One or more insiders with high-level access may have assisted the hackers who damaged some 30,000 computers at Saudi Arabia’s national oil company, Saudi Aramco, last month, according to a published report.
The attack using a computer virus known as Shamoon against the world’s biggest oil company, Saudi Aramco, is one of the most destructive cyber strikes conducted against a single business.
Shamoon spread through the company’s network and wiped computers’ hard drives clean. Saudi Aramco said office computers suffered damage and the attack did not affect systems software that might hurt technical operations.
The hackers’ apparent access to a mole, willing to take personal risk to help, is an extraordinary development in a country that banned open dissent.
“It was someone who had inside knowledge and inside privileges within the company,” said a source familiar with the ongoing forensic examination in the published report.
Hackers from a group called “The Cutting Sword of Justice” claimed responsibility for the attack. They say the computer virus gave them access to documents from Aramco’s computers, and have threatened to release secrets. No one has published any documents so far.
In addition to hitting Saudi Aramco, Shamoon also struck Qatar’s RasGas, the second largest LNG producer in the world, said sources at the CIA in an ISSSource report.
“The virus hit Aramco and Qatari RasGas. In both cases, it knocked out computer workstations and corporate web sites,” the sources said.
Saudi Aramco declined to comment. “Saudi Aramco doesn’t comment on rumors and conjectures amidst an ongoing probe,” it said.
The hacking group that claimed responsibility for the attack described its motives as political.
In a posting on an online bulletin board the day they wiped the files, the group said Saudi Aramco was the main source of income for the Saudi government, which it blamed for “crimes and atrocities” in several countries, including Syria and Bahrain.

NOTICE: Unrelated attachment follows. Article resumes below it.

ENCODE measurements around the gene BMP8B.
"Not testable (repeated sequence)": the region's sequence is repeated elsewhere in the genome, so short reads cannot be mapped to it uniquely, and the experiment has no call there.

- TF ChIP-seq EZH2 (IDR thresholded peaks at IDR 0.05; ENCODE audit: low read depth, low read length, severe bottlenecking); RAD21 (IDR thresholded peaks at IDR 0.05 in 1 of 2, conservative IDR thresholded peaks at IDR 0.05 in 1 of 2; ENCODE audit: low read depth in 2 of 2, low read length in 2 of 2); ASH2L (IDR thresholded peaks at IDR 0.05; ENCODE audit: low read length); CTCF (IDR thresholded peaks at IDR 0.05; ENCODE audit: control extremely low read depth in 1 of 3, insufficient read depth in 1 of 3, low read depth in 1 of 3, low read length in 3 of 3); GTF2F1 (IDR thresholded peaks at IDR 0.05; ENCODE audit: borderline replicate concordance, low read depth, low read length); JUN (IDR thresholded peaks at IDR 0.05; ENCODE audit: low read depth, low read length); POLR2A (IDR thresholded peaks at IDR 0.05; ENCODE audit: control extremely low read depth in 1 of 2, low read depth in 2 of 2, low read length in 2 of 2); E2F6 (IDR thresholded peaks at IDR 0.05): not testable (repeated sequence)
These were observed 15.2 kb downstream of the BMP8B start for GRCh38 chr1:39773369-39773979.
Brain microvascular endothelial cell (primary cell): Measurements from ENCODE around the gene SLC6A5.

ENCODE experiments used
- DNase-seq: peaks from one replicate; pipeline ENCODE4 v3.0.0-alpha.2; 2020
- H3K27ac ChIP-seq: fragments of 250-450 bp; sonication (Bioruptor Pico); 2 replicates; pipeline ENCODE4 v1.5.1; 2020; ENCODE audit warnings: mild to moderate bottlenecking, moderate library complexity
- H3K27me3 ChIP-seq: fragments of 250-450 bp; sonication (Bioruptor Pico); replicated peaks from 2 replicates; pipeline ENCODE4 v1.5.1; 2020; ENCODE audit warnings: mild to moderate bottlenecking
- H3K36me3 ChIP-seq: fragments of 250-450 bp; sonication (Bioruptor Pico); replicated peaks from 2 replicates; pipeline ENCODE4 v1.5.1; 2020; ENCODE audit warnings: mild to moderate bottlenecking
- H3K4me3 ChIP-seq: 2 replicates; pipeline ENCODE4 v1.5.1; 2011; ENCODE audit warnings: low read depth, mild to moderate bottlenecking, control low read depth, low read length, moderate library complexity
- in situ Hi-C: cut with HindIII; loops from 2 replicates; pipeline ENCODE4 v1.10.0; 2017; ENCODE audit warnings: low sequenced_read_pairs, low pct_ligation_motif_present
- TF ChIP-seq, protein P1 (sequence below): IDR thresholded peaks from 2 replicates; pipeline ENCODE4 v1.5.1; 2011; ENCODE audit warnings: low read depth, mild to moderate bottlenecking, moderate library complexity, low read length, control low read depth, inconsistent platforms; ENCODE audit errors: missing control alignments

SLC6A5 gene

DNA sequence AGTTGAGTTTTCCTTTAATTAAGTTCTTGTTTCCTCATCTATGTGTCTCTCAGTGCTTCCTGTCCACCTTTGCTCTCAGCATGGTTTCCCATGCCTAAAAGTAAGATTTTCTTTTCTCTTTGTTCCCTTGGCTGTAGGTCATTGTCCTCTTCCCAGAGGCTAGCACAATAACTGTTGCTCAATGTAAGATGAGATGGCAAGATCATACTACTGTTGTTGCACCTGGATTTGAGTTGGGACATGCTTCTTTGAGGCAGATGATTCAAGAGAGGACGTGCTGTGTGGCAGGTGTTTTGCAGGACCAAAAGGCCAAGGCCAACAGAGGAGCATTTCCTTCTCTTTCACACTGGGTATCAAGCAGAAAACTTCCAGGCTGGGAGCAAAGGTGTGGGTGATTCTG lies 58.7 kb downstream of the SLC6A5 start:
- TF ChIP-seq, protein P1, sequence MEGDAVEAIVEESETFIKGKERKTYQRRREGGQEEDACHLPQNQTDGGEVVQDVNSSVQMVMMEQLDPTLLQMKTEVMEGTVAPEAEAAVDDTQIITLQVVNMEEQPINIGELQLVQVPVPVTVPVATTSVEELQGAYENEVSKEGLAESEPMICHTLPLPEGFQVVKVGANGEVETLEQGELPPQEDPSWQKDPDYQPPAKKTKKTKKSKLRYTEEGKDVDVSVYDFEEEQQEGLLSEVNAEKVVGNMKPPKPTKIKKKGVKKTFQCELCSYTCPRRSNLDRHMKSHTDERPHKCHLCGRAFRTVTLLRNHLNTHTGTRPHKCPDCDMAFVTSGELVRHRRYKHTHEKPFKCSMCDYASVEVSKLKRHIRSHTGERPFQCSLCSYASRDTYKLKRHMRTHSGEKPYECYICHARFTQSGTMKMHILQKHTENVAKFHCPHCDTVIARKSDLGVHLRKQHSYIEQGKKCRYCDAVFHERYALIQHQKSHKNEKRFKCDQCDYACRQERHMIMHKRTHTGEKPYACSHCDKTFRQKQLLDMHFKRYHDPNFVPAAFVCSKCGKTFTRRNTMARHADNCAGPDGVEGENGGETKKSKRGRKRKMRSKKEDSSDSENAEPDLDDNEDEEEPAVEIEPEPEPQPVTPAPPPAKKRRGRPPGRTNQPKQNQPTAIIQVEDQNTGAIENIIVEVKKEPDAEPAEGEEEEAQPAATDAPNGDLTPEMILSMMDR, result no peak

Saudi Aramco, which supplies about a tenth of the world’s oil, has hired at least six firms with expertise in hacking attacks, bringing in dozens of outside experts to investigate the attack and repair computers, the sources said in the published report.
According to analysis of Shamoon by computer security firm Symantec, the way the virus gets into networks may vary, but once inside it tries to infect every computer in the local area network before erasing files to render PCs useless.
“We don’t normally see threats that are so destructive,” Liam O Murchu, who helped lead Symantec’s research into the virus, said. “It’s probably been 10 years since we saw something so destructive.”
The state-run oil company, whose 260 billion barrels of crude oil alone would value it at over 8 trillion dollars, or 14 times the market value of Apple Inc., appeared well protected against break-in attempts over the Internet, according to people familiar with its network operations.
Yet those sources say such protections could not prevent an attack by an insider with high-level access.
The design of Shamoon is to attack ordinary business computers. It does not belong to the category of sophisticated cyber warfare tools, like the Stuxnet virus that attacked Iran’s nuclear program in 2010 – which target industrial control systems and can paralyze critical infrastructure.